Yes, yes, we put the kids in school. But I have mentioned before that this does not mean we are not still home schooling just about 24/7–as most parents do, without thinking of it in those terms.
One of the down sides of school for Nat, in particular has been that she is absolutely wiped out by school and we don’t have any time left to do much of anything else. That said, school is good. It about covers most of the things we want the kids to be doing anyway. It’s just that some of those things would be nice to do–or also do–at home, or otherwise within the family.
Cole signed the girls up for dance lessons on Saturday mornings and they do “creative movement” and “pre-ballet” and “hip-hop” for a total of an hour. I have to confess here, that if Selina were not the “Me Too!” baby sister of the family, I wouldn’t bother signing her up to continue. She wants to do what Nat is doing, but she really doesn’t seem all that interested in the dance classes per se. But it’s not a huge thing and so they go along with Cole and I sleep late on Saturday mornings. Sundays, one or both of them go to church with me and Cole gets the morning off.
So that has been about it as far as any official activities are concerned. Anything else you might call “home schooling” has been easy-breezy unschooling in the sense of just looking for chances to push their little brains a bit further in whatever direction they are wandering in at any given moment. Yesterday, Selina and I brainstormed jobs one can do when one grows up that involve spending lots of time with animals. We discussed being anything from a veterinarian to a rancher.
But lately I’ve been feeling guilty, given the importance food has in my parenting philosophy (which is the philosophy of MY parenting–not yours, so please do not misread here and think that I am being prescriptive for anyone else!), for not spending more concerted time in the kitchen with, at least, Nat, who is over six and a half now.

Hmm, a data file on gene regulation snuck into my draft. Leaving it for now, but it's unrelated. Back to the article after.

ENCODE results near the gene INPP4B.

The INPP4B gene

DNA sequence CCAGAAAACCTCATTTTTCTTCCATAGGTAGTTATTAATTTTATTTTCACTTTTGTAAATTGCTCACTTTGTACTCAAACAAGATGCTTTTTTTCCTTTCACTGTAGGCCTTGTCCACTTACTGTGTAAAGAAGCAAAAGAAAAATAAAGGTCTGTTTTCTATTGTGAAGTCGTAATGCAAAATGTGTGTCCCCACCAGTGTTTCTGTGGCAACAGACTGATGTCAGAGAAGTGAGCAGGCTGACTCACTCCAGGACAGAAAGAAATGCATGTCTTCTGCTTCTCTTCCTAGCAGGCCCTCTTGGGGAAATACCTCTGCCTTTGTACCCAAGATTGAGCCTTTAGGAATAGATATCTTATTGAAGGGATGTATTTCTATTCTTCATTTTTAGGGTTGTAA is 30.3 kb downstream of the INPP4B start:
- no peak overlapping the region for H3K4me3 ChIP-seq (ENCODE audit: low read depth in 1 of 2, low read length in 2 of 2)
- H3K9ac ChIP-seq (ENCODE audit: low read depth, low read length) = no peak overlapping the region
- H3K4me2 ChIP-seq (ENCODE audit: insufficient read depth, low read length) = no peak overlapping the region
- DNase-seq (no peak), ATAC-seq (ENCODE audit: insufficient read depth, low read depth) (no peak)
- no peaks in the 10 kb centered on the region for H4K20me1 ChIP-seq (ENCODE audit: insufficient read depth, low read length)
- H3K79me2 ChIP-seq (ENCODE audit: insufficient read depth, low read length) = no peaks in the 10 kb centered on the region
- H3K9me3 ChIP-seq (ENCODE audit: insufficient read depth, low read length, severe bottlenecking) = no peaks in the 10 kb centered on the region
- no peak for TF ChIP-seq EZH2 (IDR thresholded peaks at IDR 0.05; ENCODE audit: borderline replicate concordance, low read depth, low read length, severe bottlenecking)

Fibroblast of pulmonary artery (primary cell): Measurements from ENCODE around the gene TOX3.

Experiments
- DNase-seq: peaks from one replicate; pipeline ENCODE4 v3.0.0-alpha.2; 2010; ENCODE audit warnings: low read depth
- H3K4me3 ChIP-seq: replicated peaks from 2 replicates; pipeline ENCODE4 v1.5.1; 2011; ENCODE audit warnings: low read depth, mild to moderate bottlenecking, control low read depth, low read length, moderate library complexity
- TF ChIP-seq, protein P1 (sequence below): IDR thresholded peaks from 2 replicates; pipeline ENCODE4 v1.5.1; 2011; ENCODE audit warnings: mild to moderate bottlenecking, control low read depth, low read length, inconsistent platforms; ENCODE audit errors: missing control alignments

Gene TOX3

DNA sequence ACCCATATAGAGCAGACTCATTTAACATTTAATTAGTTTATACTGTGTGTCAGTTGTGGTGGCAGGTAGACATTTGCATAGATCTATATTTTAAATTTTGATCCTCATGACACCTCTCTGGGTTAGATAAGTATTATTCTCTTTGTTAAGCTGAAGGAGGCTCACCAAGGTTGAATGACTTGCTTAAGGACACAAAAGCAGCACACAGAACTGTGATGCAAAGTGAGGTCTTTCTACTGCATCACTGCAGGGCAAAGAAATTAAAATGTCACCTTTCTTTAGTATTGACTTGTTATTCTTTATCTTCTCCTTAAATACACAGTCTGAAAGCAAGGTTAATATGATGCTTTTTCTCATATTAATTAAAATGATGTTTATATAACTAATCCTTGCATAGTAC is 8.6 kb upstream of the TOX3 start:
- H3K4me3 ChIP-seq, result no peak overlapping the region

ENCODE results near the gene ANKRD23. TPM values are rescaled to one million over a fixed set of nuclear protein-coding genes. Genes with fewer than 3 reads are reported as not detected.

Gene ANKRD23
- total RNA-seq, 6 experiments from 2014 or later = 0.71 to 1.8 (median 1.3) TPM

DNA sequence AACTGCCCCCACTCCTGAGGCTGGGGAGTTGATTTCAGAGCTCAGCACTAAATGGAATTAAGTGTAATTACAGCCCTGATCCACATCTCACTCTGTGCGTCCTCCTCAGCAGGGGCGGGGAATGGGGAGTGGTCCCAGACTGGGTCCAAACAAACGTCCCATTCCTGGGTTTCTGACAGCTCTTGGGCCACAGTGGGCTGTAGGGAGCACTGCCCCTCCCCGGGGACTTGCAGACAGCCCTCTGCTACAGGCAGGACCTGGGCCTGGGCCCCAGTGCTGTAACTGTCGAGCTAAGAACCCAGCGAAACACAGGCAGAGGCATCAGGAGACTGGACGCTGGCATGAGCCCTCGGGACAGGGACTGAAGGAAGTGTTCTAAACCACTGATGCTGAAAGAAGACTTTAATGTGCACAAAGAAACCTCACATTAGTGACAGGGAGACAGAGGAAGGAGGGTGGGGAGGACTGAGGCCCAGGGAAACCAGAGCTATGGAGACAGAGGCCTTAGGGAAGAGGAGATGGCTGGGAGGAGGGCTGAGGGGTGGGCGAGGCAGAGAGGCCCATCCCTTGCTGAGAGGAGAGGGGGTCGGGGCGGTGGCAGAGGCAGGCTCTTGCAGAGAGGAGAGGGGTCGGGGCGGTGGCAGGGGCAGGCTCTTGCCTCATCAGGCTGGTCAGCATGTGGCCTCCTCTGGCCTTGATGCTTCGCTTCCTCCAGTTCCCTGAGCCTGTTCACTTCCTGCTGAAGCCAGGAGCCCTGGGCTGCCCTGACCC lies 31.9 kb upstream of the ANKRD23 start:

The recent BlogHer Book Club selection I’ve been reading and discussing (Lunch Wars) has done nothing but deepen my chagrin. After reading about Jamie Oliver in Lunch Wars, I looked up Food Revolution on Hulu and Cole and I watched it obsessively. Now, it definitely has its shortcomings. Cole’s family is from West Virginia and the cultural and class aspects of the problem were, essentially, not discussed at all. But, it was network television, so they are hardly going to take on The Man, now are they? Otherwise, we found the thing moving and educational (if a little grand stand-y at times–but again with network television) and motivating.
Now, our poshy-posh-posh private Montessori school (for which we are exceptionally grateful every minute of every day) doesn’t do food service for most kids. But for the whole-day preschoolers, they cater in meals from a local company that provides all-organic, mostly locally-sourced food with a complete and attractive vegetarian option to schools and nursing homes and other institutions. I don’t know what it costs the parents at our school because we are not its market. But I pored over the website and discovered that the company won a grant to participate in programs to get food like theirs (and indeed their food) into the most underserved public schools in our area too, so that made me feel good about it. They are not just a luxury item for the wealthy, but a movement of a sort. Their food service also includes visits from a truck carrying veggies growing in pots and field trips for the school kids to visit farms, so it’s a very wholistic approach.
But it’s hardly a wide-spread phenomenon, and Jamie Oliver’s TED talk about this stuff suggested that every public high school graduate ought to be leaving school able to cook ten easy, healthy meals. That sounds wise to me. (Again with our poshy-posh-posh school–the 4th-6th grade room has a full kitchen where the kids cook meals for themselves and the staff and teachers on the reg.) I didn’t really learn to cook until Cole and I decided to adopt. Then I knew I wanted to give my kids a different food culture from the one I grew up with and I bought The Joy of Cooking and learned to boil an egg.
The upshot of my investigations into and thinking about all this is that I started feeling really guilty about not cooking with Nat.
So today we have started at the very beginning–“Get the colander” “What’s a colander?” Then we cleaned and chopped broccoli and cauliflower and potatoes (I helped her with the chef’s knife and am going to teach her to use it). We learned about how sometimes we put stuff into the compost, but sometimes (given our limited compost space and long winter) we put it down the garbage disposal. Yes indeed, we do. She and I are making a delicious soup.
The plan is to do this every Saturday.
Wish us luck.